A Seattle man's inexplicably malicious anger at runners who cheat in marathons is beginning to freak everyone out, sources tell Dumb Runner.
Fred Sanford, 29, a software developer and a runner himself, "is usually fun, quiet, pretty laid back, " said one coworker, "Esther." (Names of sources have been changed to protect privacy.)
"But stories about runners who cheat," she added, "bring out this weirdly vindictive side of him. It's vicious. He talks about these guys like they're war criminals or something."
"It's a little frightening, to be honest."
Esther pointed to a few of Sanford's recent comments on the story of a woman who apparently cheated her way to a Boston-qualifying time at last fall's New York City Marathon:
"I'm like, Dude. Get a grip," said Esther. "It's running, you know?"
The four-time marathoner's habit of bashing cheaters began two years ago, friends said, with the much-publicized case of Mike Rossi. Rossi gained fame when he pulled his children from school to watch him run the 2015 Boston Marathon; told afterward that their absences would be unexcused, he responded with an indignant letter that went viral.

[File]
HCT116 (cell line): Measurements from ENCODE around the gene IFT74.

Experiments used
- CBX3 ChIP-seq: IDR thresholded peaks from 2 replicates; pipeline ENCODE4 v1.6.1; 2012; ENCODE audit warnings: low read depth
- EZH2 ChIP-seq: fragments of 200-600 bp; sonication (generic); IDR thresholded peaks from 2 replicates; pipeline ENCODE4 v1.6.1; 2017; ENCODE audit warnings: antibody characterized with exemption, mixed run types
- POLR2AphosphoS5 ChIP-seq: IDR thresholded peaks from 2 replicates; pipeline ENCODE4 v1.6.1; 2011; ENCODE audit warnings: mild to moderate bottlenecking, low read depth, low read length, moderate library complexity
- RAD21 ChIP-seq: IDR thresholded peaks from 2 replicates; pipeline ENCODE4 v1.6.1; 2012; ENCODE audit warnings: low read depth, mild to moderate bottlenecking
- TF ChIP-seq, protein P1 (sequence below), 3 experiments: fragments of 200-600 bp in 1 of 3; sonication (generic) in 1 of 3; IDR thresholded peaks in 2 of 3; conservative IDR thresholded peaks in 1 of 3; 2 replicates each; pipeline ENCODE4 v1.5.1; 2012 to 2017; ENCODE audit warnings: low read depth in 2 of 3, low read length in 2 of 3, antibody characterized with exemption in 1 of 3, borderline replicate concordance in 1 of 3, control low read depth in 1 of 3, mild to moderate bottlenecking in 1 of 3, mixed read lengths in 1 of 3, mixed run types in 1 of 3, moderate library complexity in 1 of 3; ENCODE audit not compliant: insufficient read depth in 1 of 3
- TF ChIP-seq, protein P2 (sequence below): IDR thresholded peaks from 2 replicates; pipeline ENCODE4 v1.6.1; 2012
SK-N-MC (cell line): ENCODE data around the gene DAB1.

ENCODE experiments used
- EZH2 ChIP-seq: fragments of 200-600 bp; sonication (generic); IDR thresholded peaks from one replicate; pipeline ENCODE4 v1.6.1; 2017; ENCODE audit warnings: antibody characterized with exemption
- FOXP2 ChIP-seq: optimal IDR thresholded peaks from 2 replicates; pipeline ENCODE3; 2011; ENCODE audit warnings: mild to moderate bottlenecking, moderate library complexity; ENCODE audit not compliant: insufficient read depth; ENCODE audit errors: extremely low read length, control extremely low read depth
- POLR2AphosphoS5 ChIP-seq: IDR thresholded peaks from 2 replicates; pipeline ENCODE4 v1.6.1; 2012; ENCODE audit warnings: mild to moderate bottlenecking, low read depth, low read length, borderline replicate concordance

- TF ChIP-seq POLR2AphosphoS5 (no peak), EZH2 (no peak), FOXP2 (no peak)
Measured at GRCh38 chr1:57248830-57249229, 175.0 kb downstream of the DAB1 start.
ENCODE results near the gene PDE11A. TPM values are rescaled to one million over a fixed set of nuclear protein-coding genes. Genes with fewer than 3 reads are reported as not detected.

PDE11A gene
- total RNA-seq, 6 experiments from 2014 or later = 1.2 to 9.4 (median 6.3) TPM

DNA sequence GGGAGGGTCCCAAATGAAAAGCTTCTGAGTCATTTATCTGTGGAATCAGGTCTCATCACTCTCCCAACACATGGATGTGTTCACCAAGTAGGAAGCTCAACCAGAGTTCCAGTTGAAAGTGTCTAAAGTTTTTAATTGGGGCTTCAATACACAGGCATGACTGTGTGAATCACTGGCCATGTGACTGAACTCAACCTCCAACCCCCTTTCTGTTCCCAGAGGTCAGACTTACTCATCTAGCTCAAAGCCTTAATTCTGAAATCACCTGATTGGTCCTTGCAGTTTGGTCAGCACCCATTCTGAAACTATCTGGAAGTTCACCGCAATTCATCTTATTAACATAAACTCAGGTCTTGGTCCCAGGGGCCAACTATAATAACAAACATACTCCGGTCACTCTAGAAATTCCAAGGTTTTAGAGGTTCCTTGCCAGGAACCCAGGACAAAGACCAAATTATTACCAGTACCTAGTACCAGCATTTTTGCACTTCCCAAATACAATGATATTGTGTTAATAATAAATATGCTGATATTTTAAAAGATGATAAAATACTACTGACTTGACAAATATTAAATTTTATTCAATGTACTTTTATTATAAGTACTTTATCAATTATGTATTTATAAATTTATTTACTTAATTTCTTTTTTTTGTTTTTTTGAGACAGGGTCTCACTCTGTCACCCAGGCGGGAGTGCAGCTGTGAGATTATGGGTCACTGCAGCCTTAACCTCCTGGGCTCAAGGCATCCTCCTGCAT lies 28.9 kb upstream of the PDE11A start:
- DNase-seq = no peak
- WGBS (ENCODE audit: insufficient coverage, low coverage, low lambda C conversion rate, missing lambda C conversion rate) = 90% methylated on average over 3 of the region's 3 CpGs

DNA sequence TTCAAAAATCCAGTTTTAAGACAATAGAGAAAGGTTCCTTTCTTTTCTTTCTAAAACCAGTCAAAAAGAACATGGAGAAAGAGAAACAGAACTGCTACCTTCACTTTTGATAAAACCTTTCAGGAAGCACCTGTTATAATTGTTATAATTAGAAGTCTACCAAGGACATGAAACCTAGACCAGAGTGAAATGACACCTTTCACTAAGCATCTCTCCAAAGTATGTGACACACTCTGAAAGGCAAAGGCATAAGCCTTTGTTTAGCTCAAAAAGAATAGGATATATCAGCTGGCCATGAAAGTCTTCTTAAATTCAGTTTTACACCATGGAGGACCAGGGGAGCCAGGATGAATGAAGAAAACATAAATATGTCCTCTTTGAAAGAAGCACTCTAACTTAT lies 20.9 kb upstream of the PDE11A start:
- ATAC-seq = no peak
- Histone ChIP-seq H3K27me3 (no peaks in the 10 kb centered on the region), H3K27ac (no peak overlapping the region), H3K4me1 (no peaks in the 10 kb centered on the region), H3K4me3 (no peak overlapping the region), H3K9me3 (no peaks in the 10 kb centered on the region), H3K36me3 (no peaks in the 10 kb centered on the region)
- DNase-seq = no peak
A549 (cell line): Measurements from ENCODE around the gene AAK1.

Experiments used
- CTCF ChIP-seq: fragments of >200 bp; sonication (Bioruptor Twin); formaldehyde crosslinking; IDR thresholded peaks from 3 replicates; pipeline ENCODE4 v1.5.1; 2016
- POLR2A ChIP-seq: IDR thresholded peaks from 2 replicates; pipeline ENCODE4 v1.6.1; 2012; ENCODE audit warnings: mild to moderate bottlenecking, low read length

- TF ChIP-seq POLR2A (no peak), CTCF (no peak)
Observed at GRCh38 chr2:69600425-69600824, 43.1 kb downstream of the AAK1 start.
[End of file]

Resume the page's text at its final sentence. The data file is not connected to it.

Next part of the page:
Soon after, Rossi's fame turned to infamy when skeptical runners concluded that Rossi had cheated when he ran his Boston-qualifying race, Pennsylvania's Via Marathon. The result was an intense public shaming.
"We all sort of piled on Rossi," said "Lamont," a fellow runner and friend of Sanford's. "There was an element of schadenfreude, for sure. But eventually most of us moved on."
"Not Fred," he added. "He found out where Rossi worked and was trying to get a bunch of us to go down there, like on a road trip, and show up with signs and stuff."
"That was last week."
Sanford's habit of haranguing cheaters, his friends said, has begun to intrude on his professional and personal lives.
"The other night, a bunch of us were going out for drinks after work," said Esther. "We tried to get Fred to join us, but he said he was commenting on an article about some guy who missed a timing mat at some race somewhere."
Esther, who was unsuccessful in her efforts to lure Fred away from his computer, said that his "keyboard pounding" was so loud she could hear it from five cubicles away.
"I don't know where this rage is coming from," she said, "but it is way disproportionate."
"Of course, I would never tell him that to his face."